When Mel Rymill, a new mom from Australia, met a personal trainer for the first time on November 19, she felt disrespected and pissed when the trainer assumed she was in it to look good, rather than to feel good.
"The first thing she said to me was 'Obviously you want to get back to your pre-baby weight,'" Rymill wrote. "It wasn't a question, it was a statement. And it pissed. Me. Off."
Rymill's anger resonated with people all over the Internet. Her post about her experience has been shared over 8,700 times.
The entire post reads:
So I had my first session with a PT today and the first thing she said to me was "Obviously you want to get back to your pre-baby weight". It wasn't a question, it was a statement.
And it pissed. Me. Off.
I corrected her nicely by simply saying "my goal is to regain my core strength and endurance...I'm not worried by how my body looks, only how it functions...it can be pretty badass".
But it got me thinking. Post pregnant women are told they look good if they return to their pre-baby body quickly leading to the assumption that they look bad if the keep the extra weight. Skinny people are envied for their lack of fat or shamed for apparently starving themselves. Voluptuous women are either labelled fat and shamed or they're labelled brave for being comfortable in their own skin. There is always pressure.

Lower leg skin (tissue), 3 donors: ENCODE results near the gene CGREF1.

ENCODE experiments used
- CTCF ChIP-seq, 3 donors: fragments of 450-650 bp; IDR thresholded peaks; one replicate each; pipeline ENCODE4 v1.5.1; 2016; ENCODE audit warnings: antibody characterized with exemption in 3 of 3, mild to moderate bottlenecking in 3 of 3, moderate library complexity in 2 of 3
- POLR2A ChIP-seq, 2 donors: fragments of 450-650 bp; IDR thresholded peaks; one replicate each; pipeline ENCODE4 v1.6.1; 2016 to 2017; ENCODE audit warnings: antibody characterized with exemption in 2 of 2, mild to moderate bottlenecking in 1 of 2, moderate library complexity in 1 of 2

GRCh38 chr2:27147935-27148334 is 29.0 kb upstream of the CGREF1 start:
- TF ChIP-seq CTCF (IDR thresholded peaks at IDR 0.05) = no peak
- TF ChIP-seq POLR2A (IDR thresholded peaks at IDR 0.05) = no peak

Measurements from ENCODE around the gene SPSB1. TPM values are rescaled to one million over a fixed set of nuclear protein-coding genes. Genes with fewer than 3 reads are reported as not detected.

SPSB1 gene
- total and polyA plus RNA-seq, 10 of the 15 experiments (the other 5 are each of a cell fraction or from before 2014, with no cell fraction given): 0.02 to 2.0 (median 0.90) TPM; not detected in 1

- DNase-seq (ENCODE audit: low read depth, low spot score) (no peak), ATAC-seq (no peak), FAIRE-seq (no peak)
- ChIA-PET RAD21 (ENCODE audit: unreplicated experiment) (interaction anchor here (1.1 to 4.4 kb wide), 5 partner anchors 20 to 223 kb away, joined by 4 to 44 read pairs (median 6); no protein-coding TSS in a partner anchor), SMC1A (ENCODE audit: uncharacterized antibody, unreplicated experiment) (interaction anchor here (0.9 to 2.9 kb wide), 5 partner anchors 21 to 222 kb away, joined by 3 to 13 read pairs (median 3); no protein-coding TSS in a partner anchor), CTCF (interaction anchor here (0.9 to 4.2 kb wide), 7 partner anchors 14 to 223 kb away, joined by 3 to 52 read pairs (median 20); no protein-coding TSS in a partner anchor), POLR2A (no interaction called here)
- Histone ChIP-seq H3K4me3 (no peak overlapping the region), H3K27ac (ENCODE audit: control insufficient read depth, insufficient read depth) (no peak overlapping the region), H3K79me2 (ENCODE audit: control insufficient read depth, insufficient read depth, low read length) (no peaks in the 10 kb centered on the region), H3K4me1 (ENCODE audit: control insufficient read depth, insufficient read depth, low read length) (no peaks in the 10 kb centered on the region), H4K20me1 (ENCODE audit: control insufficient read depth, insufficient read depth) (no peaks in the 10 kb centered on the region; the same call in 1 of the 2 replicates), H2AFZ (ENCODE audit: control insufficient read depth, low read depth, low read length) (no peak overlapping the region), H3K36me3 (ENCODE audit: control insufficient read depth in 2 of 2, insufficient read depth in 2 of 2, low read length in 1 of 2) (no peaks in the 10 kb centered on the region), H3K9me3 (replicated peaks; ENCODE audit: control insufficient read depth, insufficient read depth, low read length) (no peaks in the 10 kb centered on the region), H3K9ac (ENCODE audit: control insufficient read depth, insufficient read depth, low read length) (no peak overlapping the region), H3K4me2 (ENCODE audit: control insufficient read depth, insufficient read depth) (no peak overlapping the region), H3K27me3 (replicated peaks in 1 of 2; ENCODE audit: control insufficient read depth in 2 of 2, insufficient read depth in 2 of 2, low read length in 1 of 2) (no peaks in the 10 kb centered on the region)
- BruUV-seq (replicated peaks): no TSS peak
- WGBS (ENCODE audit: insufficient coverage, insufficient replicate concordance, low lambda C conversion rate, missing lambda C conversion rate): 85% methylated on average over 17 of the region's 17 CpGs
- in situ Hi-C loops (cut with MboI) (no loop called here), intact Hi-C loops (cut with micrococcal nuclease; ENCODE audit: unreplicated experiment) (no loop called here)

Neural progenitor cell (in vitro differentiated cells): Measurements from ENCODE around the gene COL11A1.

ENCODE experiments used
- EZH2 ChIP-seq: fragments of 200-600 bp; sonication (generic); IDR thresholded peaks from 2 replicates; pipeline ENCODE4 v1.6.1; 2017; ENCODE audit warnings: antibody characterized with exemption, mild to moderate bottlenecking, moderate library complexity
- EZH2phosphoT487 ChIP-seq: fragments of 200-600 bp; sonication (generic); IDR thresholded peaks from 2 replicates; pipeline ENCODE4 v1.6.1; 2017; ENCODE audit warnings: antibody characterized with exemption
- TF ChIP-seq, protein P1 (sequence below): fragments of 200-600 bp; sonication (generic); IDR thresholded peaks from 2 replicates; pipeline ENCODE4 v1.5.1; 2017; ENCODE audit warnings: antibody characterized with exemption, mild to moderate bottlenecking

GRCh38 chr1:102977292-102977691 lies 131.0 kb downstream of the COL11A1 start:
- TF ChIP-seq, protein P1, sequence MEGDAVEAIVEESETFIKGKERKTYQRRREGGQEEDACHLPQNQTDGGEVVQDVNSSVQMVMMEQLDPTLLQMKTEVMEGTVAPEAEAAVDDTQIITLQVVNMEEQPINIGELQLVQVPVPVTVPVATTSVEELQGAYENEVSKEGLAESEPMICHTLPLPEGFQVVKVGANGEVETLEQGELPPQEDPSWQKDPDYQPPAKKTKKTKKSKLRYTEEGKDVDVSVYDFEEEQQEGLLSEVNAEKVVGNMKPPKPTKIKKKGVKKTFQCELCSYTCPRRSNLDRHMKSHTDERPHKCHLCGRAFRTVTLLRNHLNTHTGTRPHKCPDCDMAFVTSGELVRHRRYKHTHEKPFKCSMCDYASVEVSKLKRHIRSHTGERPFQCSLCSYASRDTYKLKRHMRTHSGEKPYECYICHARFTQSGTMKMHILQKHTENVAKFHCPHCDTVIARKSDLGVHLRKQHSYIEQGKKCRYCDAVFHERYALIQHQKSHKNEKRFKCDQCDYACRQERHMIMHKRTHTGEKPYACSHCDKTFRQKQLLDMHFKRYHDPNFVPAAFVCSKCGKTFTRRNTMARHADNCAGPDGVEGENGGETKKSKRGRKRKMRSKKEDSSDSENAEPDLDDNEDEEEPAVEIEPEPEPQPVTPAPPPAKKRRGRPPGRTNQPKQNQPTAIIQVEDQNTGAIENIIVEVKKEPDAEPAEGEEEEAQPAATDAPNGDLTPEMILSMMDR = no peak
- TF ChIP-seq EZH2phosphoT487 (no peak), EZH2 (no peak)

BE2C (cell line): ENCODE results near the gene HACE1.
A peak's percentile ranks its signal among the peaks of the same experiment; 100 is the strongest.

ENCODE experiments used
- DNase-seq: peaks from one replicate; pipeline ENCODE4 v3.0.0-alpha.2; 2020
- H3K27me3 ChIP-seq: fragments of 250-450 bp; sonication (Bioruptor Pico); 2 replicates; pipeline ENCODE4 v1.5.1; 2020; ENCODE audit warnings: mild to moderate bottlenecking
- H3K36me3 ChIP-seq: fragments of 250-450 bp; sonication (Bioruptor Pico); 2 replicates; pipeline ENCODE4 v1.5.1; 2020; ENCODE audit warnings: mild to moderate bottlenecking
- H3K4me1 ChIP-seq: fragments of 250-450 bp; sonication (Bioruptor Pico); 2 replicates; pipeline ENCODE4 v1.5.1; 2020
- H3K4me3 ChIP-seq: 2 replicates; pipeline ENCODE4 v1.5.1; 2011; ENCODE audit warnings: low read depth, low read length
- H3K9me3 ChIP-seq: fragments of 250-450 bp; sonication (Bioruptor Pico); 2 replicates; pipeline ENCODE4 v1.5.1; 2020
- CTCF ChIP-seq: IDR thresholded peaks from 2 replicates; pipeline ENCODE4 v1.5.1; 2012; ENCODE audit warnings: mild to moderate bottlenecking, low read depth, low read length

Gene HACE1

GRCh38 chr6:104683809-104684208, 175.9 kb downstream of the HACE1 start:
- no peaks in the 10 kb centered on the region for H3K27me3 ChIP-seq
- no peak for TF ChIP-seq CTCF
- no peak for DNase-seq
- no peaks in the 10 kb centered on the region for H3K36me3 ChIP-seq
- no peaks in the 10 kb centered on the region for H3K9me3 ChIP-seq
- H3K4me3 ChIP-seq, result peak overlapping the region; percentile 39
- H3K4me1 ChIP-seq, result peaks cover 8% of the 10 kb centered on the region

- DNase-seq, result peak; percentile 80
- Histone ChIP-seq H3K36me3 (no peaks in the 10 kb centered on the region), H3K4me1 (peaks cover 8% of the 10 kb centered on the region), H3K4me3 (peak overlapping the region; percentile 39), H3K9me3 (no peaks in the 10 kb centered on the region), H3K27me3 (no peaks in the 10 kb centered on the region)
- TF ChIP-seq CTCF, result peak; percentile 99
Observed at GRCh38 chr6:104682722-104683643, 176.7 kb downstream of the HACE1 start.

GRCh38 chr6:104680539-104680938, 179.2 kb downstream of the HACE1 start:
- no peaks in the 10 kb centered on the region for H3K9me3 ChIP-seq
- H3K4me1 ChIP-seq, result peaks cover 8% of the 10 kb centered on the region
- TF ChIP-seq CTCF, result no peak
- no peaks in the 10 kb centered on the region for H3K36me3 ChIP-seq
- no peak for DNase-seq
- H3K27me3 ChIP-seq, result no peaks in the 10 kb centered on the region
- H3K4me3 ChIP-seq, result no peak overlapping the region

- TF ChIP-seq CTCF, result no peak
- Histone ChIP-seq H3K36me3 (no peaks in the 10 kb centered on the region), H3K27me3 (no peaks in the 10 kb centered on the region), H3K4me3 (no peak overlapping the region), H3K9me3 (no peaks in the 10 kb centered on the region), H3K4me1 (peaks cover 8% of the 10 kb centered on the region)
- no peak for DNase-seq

No one is comfortable in their own skin 100% of the time. Constantly labelling people and piling expectations associated with these labels on them is harmful to everyone...including those doing the labelling.
What we should be worrying about is if people are ok, not what they look like.
So here I am. I may not be magazine ready, my nana undies and bedtime nursing bra are certainly not going to be rocking a runway anytime soon, my hair is greasy, I have no makeup on, my body is squishy and plentiful, I'm not even sure I'm totally ok.
But I am strong. My body is healthy.
Hell, I am badass as fuck!
Screw what society wants from me. This is what's on offer.
Join me if you will #badassundies
People have heeded her call and posted their own #BadassUndies pics:
Rymill writes on Facebook that she's excited and proud that the movement is taking off, and hopes to do more body-positive activism in the future.